Gretchen A. Ramos
Co-Chair Data, Privacy & Cybersecurity Practice, Greenberg Traurig, LLP
While the California Consumer Privacy Act (CCPA) has an effective date of January 1, 2020, there are several bills to amend the law currently pending in the California Legislature that could be signed into law by October. In July, the California Senate Judiciary Committee voted on several bills that would amend the CCPA, and below is a table summarizing the status of the key amendments. The bills that passed will be on the Senate floor for a vote when the Senate reconvenes on August 12. The Senate will have until September 13 to pass the bills.
Prior to passing Assembly Bill (AB) 25 and AB 1564, the Senate Judiciary Committee amended the bills. Thus, if the Senate passes these bills, they will be subject to an Assembly vote for “concurrence” prior to moving to the Governor. The overwhelming majority of legislation that is passed is approved by concurrence vote; however, if the concurrence vote fails because there is a disagreement between the two houses, the bill will go to a conference committee. In California, conference committees are seldom used. Assuming the bills pass the Senate and are approved by a favorable concurrence vote, the Governor has until October 13 to sign the bills.
AB 25 Status. While the Assembly-approved version of AB 25 completely carved out employees, job candidates, owners, directors, officers, contracts and medical staff members from the definition of consumers, the Senate Judiciary Committee brought these categories of individuals back within the scope of the “consumer” definition. The approved bill requires businesses to inform these categories of individuals of the personal information collected about them and why it is collected. While these categories of individuals will be able to assert a private civil action for data breaches, none of the other CCPA rights will apply to them if the business only uses their personal information in relation to their role with the business. AB 25’s amended language is available here.
Key Take Away: To the extent your business has not started compiling a list of the personal information collected about your employees, job candidates, owners, directors, officers, contractors and medical staff members, you should consider adding this to your CCPA task list. Assuming AB 25 is approved, your organization will also need to prepare notices of such information handling practices to be shared with these categories of individuals.
AB 1564 Status. AB 1564 was also amended prior to being approved by the Senate Judiciary Committee. While the Assembly-approved version of AB 1564 permitted one method for submitting requests for information, the bill approved by the Senate Judiciary Committee now requires any business with a physical store front (regardless of whether they operate online too), to provide consumers with two or more designated methods for submitting requests – including a toll-free telephone number. The approved bill permits a business that operates exclusively online to provide only an email address for submitting information requests. AB 1564’s amended language is available here.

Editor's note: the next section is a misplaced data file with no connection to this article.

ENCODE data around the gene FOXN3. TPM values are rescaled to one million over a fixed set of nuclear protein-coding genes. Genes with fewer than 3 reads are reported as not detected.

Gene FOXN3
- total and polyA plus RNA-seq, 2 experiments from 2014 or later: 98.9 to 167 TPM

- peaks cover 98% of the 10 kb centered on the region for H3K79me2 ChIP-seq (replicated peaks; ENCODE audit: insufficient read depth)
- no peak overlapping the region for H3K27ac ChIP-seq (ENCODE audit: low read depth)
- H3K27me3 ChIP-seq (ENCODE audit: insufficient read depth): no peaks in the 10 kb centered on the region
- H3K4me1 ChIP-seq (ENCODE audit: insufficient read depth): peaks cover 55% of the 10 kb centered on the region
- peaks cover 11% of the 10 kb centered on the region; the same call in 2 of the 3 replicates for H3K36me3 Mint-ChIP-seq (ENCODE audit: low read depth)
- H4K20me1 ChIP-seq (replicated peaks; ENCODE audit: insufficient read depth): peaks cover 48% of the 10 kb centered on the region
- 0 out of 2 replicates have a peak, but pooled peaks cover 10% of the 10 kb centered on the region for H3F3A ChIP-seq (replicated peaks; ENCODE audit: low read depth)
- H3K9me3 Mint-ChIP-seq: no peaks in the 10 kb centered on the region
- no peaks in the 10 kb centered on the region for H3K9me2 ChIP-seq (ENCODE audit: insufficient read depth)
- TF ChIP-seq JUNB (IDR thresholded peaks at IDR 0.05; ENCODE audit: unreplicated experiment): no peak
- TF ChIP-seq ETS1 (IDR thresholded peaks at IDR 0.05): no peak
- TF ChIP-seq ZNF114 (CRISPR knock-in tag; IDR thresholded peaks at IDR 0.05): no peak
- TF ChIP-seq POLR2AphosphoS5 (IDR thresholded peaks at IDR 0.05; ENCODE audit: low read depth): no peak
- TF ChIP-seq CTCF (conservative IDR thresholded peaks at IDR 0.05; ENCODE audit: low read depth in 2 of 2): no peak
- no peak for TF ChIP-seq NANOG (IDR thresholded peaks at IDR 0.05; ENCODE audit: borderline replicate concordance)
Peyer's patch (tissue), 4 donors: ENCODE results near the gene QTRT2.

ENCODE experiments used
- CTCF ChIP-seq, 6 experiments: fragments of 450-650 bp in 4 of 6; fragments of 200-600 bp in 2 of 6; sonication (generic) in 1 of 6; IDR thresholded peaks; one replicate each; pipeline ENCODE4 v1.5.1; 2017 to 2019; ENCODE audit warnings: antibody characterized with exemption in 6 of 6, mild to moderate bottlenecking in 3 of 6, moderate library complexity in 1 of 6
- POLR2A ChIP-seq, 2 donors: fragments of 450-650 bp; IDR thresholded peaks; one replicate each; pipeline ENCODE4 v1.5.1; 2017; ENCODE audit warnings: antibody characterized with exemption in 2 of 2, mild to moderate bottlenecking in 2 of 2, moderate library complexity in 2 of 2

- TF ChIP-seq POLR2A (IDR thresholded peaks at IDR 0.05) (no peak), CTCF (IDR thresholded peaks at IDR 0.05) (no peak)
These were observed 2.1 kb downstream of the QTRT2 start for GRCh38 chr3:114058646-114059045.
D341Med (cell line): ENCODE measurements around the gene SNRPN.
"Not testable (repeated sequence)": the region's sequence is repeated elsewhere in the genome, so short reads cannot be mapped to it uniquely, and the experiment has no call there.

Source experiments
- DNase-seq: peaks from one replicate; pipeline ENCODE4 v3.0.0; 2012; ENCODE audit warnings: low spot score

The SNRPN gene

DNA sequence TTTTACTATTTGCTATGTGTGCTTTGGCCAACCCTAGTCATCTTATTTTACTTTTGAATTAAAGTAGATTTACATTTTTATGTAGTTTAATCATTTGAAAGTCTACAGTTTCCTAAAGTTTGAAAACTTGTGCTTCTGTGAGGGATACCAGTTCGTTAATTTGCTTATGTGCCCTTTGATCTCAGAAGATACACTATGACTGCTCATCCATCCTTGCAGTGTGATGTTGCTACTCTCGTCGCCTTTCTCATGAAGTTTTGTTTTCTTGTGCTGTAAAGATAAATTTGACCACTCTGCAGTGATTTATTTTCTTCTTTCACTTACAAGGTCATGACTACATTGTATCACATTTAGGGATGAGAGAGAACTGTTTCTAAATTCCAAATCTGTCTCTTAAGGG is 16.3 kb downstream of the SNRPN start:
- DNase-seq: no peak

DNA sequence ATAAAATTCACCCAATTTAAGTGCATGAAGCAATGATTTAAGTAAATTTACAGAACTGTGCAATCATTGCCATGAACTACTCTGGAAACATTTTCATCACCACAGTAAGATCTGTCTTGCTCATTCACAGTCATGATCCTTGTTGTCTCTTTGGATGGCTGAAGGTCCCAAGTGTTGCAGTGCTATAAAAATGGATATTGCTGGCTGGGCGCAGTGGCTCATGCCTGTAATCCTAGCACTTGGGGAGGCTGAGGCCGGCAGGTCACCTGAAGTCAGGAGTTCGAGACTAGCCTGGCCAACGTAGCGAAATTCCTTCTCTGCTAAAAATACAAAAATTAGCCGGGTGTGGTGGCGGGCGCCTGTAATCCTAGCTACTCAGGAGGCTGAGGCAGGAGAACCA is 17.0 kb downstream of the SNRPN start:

Key Take Away: To the extent your business has a physical store front, you may want to start considering the procedures your organization will put in place to handle receiving requests for information and verifying the individuals making such requests are California consumers via a phone call.
Key CCPA Amendments
|Consumer Privacy AB 25||Dec. 3, 2018; amended 6.28.19 Chau (D)||Passed – amended||• As amended, will require employers to tell worker what type of information they are collecting about them and why; while employees will have private right of action for data breach they will have no other rights|
• This provision will expire January 2021
|Customer Loyalty Programs, AB 846||Feb. 20, 2019 Burke (D), amended 5.20.19||Passed||• Clarifies the intent of the financial incentives exception to the non-discrimination provision was to allow businesses to offer customer loyalty programs (such as rewards, coupons, points, etc.)|
|Publicly Available information, AB 874||Feb. 20, 2019 (Irwin), amended 3.25.19||Passed||• Clarifies personal information does not include deidentified or aggregate consumer information|
|Personal information AB 1355||Feb. 22, 2019 Chau (D)||Passed||• General clean-up of various typos|
|Consumer privacy request for disclosure methods, AB 1564||Feb. 22, 2019 Berman (D)||Passed – amended||• Assembly-passed version sought to change the requirement that a business provide two or more designated methods for submitting requests for information|
• Senate Judiciary-passed version requiring two methods for submitting information requests, including a toll-free phone number but only for businesses with brick and mortar store; no toll-free phone number requirement for businesses that are only website based
|Deidentified PI, AB 873||Feb. 22, 2019 Chau (D), amended 5.2.19||Did Not Pass (3-3 vote)||• Proposed changes to definition of deidentified information|
|Business: collection and disclosures of PI AB 1416||Feb. 22, 2019 Cooley (D)||Pulled by author||Sought to establish CCPA exceptions, so as not to restrict a business’s ability to:|
• Comply with any rules or regulations
• Exercise, defend, or protect against legal claims
• Prevent, investigate, report, prosecute fraud, security incidents
• To assist another person or government agency to conduct specified activities
Gretchen A. Ramos, CIPP/E/US, CIPM, is a shareholder in Greenberg Traurig, LLP’s San Francisco office and Co-Chair of the firm’s Data, Privacy & Cybersecurity Practice. She may be reached at email@example.com. The views she expresses are her own and not those of Greenberg Traurig, LLP or its clients.